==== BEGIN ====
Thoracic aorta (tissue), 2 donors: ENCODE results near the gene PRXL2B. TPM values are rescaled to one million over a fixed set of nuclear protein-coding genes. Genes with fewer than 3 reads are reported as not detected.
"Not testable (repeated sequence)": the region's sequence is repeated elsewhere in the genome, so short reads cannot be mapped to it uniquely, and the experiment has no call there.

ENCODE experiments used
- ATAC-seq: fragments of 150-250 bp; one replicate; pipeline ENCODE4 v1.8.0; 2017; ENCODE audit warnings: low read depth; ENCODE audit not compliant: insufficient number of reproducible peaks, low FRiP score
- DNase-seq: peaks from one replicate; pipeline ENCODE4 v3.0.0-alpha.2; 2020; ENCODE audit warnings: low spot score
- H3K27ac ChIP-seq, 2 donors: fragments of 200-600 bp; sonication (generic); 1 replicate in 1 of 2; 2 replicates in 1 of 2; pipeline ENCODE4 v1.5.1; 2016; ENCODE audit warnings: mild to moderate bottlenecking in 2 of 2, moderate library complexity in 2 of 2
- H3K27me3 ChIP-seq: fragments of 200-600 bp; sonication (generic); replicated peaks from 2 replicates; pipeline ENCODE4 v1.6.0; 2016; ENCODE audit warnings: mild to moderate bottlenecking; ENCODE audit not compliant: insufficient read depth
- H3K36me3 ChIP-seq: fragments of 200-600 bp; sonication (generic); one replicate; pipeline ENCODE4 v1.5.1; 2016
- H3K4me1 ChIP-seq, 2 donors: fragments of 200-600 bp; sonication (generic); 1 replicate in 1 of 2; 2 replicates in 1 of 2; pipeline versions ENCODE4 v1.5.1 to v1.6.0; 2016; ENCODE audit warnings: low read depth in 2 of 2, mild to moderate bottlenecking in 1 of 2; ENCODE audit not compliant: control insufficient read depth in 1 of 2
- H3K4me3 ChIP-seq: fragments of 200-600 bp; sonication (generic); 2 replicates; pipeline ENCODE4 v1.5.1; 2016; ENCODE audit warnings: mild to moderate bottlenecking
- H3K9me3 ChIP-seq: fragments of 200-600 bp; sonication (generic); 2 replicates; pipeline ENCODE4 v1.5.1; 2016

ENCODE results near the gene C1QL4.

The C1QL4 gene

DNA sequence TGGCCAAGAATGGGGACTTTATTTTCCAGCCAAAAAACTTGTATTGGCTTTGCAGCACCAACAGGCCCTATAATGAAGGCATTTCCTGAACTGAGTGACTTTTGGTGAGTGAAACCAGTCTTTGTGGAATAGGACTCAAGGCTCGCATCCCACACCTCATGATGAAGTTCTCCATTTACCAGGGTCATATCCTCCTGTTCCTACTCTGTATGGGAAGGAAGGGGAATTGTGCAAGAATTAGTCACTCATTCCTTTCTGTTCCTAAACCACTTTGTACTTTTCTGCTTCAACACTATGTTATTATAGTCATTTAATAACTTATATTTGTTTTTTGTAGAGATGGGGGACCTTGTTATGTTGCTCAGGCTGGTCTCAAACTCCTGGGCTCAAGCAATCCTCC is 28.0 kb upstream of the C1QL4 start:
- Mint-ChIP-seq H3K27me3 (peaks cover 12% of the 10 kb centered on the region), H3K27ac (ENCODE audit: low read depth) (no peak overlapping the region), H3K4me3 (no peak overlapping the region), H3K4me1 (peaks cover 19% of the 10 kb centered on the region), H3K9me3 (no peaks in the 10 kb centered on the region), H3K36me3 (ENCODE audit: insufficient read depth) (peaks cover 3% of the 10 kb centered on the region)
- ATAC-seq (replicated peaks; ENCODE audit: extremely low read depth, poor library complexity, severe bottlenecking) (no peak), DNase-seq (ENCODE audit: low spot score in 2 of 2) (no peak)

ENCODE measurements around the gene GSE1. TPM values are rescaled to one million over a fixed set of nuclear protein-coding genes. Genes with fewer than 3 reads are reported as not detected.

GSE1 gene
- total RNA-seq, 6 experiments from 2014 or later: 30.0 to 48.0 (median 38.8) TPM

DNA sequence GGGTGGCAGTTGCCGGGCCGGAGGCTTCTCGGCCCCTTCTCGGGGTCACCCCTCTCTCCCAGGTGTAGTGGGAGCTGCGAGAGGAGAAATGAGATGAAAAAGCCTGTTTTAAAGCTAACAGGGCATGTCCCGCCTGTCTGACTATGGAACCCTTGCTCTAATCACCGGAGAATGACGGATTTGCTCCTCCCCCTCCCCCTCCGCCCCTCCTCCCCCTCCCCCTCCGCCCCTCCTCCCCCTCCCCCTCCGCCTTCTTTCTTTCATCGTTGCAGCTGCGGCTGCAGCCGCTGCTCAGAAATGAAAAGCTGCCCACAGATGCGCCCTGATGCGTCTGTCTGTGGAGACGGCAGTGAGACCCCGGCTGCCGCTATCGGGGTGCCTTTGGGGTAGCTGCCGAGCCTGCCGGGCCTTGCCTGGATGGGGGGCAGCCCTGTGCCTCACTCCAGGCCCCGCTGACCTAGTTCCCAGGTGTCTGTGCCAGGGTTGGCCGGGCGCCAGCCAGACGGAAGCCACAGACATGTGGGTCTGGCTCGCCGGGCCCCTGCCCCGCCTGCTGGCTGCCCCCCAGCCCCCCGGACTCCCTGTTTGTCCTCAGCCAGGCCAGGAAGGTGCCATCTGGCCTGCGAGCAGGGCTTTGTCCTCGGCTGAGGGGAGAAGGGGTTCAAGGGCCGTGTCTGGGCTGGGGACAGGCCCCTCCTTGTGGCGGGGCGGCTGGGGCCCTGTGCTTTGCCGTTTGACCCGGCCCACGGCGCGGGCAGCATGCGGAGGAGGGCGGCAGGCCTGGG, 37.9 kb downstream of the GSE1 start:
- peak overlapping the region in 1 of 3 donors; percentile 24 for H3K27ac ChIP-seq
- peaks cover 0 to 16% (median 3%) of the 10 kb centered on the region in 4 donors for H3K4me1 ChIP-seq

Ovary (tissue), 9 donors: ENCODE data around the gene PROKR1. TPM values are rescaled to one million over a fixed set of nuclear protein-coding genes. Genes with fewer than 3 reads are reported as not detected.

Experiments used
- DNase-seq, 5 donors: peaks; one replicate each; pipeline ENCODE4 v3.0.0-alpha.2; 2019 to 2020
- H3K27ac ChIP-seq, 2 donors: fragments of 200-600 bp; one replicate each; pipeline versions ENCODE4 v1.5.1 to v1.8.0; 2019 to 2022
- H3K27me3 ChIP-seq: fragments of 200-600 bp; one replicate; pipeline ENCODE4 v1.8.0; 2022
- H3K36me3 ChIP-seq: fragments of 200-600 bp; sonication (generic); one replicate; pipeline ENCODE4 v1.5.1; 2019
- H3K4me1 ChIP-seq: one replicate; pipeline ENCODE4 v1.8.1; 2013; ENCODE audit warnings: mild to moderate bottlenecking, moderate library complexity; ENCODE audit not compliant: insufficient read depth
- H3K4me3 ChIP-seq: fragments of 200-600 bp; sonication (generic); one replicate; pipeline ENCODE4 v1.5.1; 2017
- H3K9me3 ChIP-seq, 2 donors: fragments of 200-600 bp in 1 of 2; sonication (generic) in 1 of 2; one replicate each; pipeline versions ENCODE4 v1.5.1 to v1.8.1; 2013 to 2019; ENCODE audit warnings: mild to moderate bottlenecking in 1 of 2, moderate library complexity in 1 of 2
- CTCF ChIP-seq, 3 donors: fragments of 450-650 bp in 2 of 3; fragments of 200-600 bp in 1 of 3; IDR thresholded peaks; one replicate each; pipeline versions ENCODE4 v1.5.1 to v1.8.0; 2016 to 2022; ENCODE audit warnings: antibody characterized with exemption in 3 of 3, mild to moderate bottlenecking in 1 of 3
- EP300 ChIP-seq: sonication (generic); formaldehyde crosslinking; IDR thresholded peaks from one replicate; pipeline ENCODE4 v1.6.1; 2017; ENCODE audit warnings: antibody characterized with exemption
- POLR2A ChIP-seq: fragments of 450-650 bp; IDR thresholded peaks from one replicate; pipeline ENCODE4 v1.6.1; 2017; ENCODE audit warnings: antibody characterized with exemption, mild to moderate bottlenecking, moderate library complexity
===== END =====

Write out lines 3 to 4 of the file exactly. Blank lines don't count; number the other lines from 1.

ENCODE experiments used
- ATAC-seq: fragments of 150-250 bp; one replicate; pipeline ENCODE4 v1.8.0; 2017; ENCODE audit warnings: low read depth; ENCODE audit not compliant: insufficient number of reproducible peaks, low FRiP score